Buckle Up For A Long Ride This Session

If today’s state of the state address by Gov. Mary Fallin is any indication, state employees and retirees have their work cut out for them this upcoming session.

While we were pleased that she mentioned the need to pay employees fairly to retain and recruit good workers and she said the state should work toward targeted pay raises this year, it was concerning that she mentioned changing future employees’ retirement to a 401K style plan and changing the current longevity program.

Gov. Fallin’s recent compensation study said that the state does need to take steps to improve salaries this session but also said that any actions to re-balance salaries and benefits should not take place until salaries are improved.

The Governor’s proposed budget doesn’t fund the targeted pay raises but did not provide information about which types of positions should be targeted. Her proposed budget does call for 5 percent cuts in most agencies. State employees have done more with less for years, including cutting thousands of positions, and a cut this size would severely hamper agencies’ ability to provide services.

The budget did call for $2.4 million in extra funds for the Department of Corrections but the amount suggested is much too low to provide for much-needed pay raises. It also called for an extra $5 million for state trooper raises.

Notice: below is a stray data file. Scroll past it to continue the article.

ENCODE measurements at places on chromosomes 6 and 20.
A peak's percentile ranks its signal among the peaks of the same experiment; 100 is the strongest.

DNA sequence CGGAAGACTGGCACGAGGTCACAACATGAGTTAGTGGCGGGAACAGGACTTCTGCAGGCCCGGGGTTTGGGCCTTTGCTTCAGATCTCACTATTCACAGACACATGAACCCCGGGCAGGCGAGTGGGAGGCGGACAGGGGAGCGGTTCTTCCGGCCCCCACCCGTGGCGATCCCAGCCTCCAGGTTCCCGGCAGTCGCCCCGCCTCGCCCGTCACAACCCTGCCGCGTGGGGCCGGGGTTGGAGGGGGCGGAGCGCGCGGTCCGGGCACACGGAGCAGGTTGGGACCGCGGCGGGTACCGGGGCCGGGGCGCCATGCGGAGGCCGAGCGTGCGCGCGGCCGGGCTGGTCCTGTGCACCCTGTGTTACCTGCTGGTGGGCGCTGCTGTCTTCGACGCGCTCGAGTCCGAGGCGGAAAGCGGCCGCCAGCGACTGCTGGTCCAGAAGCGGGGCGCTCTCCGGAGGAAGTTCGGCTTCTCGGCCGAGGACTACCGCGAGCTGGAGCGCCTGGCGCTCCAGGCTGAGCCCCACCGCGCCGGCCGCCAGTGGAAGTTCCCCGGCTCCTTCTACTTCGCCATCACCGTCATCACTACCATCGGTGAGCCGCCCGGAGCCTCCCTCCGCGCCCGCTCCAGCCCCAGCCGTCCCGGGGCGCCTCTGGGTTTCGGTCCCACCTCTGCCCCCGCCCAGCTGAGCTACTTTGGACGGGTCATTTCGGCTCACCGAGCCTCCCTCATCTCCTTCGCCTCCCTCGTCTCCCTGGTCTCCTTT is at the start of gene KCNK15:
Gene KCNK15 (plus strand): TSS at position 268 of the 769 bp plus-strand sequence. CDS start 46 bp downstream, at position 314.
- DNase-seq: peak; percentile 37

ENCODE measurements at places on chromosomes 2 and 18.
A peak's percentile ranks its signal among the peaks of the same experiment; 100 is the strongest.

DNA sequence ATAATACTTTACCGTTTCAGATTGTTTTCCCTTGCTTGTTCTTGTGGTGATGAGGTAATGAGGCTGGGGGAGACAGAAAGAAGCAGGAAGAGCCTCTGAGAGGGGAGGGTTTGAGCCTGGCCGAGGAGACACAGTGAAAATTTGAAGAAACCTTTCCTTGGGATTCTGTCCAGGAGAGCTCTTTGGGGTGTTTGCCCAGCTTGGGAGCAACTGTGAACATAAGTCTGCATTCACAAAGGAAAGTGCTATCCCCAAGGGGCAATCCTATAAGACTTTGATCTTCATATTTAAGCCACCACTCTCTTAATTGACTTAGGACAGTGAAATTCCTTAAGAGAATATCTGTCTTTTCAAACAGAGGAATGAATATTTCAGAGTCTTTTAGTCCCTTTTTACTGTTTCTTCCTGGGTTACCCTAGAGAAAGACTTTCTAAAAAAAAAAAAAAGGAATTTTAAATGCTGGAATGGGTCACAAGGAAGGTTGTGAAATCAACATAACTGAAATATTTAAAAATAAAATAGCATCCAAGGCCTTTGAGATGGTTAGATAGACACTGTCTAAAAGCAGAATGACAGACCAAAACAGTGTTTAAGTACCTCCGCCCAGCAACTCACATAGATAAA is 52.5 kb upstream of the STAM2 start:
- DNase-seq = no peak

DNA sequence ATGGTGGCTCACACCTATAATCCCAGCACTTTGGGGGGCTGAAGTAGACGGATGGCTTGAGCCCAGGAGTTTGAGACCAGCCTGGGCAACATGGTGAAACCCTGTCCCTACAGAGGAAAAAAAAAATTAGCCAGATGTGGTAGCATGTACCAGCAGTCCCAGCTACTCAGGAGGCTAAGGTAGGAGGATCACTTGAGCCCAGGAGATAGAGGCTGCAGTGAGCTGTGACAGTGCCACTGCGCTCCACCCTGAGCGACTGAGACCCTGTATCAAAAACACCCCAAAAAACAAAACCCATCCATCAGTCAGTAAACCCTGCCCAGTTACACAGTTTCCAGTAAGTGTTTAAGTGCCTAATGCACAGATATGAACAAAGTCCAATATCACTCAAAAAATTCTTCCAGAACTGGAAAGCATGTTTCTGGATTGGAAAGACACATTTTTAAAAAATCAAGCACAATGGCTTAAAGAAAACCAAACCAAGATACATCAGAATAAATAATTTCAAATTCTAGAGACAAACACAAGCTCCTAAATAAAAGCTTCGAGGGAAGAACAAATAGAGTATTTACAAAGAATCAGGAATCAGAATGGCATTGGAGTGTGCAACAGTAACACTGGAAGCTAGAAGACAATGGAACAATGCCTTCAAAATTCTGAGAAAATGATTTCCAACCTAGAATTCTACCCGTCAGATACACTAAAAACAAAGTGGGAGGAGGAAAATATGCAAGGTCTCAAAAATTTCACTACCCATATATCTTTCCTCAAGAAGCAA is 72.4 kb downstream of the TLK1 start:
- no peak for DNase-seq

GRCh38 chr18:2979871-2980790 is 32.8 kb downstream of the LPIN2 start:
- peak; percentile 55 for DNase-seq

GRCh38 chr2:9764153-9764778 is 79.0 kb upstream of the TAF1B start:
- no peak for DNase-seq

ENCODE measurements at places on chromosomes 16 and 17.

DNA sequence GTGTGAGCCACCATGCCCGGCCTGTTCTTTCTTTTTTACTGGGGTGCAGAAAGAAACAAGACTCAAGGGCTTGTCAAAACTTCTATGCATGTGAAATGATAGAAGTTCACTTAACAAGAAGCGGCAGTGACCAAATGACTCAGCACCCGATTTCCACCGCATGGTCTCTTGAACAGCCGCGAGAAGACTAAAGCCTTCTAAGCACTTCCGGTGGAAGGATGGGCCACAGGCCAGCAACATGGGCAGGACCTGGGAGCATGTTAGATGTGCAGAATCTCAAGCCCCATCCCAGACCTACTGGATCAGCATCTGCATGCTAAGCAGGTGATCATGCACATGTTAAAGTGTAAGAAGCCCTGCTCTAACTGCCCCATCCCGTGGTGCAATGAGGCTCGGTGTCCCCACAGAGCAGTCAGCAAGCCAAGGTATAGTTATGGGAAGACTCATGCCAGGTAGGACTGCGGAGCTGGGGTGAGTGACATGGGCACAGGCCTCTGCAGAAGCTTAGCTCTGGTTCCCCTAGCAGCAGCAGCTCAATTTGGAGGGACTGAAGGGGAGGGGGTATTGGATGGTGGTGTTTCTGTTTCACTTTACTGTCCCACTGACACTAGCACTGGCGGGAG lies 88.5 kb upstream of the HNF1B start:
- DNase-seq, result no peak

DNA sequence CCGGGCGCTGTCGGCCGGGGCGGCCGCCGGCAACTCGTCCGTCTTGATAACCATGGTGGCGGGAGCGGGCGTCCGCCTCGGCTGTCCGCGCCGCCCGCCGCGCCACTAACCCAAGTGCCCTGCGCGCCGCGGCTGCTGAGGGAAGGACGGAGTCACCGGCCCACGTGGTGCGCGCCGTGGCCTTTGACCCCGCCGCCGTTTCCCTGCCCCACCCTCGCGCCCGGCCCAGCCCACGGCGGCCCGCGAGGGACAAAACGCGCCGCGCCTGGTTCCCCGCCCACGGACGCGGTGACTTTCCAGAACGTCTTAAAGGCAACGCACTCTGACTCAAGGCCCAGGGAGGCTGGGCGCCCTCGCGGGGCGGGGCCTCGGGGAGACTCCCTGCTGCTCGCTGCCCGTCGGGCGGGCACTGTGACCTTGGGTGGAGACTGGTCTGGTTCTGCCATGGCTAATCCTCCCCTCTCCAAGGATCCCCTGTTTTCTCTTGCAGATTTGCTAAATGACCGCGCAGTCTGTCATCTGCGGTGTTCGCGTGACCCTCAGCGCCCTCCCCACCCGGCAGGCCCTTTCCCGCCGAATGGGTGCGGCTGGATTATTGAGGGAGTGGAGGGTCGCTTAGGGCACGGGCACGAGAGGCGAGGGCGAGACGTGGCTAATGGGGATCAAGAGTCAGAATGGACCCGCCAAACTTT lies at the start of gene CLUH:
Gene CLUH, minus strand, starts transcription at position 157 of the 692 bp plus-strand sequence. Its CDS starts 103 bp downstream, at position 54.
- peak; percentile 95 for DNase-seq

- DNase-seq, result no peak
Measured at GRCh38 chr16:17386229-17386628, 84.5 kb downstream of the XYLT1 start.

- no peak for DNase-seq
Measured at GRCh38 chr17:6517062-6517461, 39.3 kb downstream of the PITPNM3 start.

It also requests $36 million in new funds for DHS to continue implementation of the Pinnacle Plan and $1 million to reduce the DDSD waiting list.

State employees must be involved during the legislative session by paying attention to what is happening and advocating for themselves when the time comes. Please continue to follow this page and OPEA’s website for updates.

The legislative session will run through May and there will be many ups-and-downs. The topics that will be discussed and potentially voted on are too important to state employees for them to just sit on the sideline.

While it is easy to think “it doesn’t matter what i do” in regards to the legislature, the only way state employment will improve is if employees work together with OPEA to help pass good bills and defeat bad bills.


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